Water flowing into the Kinneret slower than ever, report finds
Environmentalists call on government to take long-term steps to conserve water in all areas, including the private sector.
The water flow from some of the largest springs feeding the Jordan River and Lake Kinneret has decreased to its lowest levels in recorded history, according to figures released this week by the Water Authority's Hydrological Service.
The report indicates that the amount of water flowing into the Kinneret last month was the lowest since 2001, and one of the lowest since measurement began in 1948. The lack of rainfall and consequent reduction in water flow to the Jordan River's tributaries - the Banias, Dan and Snir - are likely to lead to a further reduction in water levels.
The figures show that the springs' water supply (the force of water flow divided by time) is now 3.12 cubic meters per second, the slowest rate ever reported. These are the largest springs in Israel in terms of overall water flow.
At the Banias spring in the Golan Heights, water supply reached 0.32 cubic meters per second, a figure expected to fall in the coming days to a historic low due to a lack of rainfall. At the measurement station at the Snir, a lower level was measured than the previous low point, recorded in 2001.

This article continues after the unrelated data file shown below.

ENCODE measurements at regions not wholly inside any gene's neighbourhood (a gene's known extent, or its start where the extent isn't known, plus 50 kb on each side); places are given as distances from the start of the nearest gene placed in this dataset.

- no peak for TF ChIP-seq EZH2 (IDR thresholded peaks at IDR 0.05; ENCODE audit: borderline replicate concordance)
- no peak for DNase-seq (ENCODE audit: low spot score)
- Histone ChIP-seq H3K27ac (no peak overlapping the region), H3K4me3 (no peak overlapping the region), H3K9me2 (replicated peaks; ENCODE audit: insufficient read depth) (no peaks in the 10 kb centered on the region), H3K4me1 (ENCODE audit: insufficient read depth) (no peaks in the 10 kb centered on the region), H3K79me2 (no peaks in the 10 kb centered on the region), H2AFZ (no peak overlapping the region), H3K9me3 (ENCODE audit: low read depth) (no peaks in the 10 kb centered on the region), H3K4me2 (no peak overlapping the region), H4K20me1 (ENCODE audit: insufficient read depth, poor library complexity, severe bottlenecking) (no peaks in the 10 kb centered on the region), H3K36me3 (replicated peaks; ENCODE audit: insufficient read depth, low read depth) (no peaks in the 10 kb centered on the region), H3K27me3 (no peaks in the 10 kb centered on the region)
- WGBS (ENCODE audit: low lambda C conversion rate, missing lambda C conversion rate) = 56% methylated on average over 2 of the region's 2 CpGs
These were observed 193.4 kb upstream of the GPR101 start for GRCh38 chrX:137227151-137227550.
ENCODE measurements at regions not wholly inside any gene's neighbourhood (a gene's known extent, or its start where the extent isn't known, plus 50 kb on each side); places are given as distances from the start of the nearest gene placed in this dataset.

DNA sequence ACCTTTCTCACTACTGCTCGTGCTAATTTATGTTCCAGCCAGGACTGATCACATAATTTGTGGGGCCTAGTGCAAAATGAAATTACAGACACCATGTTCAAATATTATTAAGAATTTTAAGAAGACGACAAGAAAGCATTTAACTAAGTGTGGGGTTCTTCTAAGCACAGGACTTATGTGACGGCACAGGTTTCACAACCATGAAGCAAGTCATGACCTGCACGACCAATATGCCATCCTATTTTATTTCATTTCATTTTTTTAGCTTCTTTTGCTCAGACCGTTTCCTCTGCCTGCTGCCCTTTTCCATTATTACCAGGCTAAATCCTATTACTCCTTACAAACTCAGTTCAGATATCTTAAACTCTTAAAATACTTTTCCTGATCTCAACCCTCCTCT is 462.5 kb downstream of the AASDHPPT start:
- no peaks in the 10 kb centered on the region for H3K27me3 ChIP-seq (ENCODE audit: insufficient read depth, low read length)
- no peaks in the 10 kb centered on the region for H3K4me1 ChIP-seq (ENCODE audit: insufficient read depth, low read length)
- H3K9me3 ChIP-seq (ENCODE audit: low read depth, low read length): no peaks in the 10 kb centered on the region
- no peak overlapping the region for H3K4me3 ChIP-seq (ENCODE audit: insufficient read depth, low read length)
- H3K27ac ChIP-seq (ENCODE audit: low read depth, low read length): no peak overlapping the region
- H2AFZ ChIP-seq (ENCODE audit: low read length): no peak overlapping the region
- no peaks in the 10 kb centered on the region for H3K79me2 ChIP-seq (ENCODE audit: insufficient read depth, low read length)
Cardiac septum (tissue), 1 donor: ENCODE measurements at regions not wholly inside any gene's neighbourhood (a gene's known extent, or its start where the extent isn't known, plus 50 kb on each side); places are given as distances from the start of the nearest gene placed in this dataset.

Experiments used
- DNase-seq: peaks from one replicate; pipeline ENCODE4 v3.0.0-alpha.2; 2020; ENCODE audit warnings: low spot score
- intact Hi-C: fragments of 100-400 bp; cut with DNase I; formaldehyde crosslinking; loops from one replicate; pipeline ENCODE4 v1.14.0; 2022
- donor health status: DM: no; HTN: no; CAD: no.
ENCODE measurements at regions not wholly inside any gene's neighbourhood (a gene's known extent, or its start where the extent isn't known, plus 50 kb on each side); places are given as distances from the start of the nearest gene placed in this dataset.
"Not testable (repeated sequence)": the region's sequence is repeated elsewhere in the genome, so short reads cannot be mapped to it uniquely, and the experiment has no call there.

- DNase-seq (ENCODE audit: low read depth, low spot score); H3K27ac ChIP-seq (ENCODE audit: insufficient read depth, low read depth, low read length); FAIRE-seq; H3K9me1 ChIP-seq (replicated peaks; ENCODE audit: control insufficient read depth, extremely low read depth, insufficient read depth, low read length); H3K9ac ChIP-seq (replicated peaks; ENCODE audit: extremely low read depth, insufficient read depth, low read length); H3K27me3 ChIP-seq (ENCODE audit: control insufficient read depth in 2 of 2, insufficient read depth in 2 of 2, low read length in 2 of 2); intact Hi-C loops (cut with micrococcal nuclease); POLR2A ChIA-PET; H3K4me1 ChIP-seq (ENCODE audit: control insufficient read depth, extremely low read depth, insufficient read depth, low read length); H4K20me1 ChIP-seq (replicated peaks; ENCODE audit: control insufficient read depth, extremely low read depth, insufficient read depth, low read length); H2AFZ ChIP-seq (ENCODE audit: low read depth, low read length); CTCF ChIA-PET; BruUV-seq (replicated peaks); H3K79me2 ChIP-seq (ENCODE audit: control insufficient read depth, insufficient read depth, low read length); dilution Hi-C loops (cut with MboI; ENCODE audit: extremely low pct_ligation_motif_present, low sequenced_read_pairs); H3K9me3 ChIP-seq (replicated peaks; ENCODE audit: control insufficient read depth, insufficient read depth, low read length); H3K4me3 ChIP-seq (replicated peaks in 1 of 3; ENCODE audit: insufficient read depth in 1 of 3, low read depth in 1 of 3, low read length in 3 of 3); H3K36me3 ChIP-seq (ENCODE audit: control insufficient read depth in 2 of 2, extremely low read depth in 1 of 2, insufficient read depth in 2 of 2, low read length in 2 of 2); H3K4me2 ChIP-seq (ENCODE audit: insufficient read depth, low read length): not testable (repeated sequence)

As a result, water flow from the upper Jordan River, the area north of the Kinneret, is less than half of what it was a year ago.
The Mekorot water utility has limited its water pumping in recent weeks from the Kinneret to the National Water Carrier, and thus slowed the water level's descent in the lake. Last year, levels began rising at the start of December, but in December this year levels have continued to fall.
The Dead Sea's water level has fallen 1.40 meters since December 2007.
In response to the figures, the Society for Protection of Nature in Israel called on the government to operate urgently to take long-term steps to conserve water in all areas, including the private sector.
The environmental organization called for a target of 20 percent water conservation annually, or between 100 and 150 million cubic meters, a figure similar to the amount of water Israel desalinates today.
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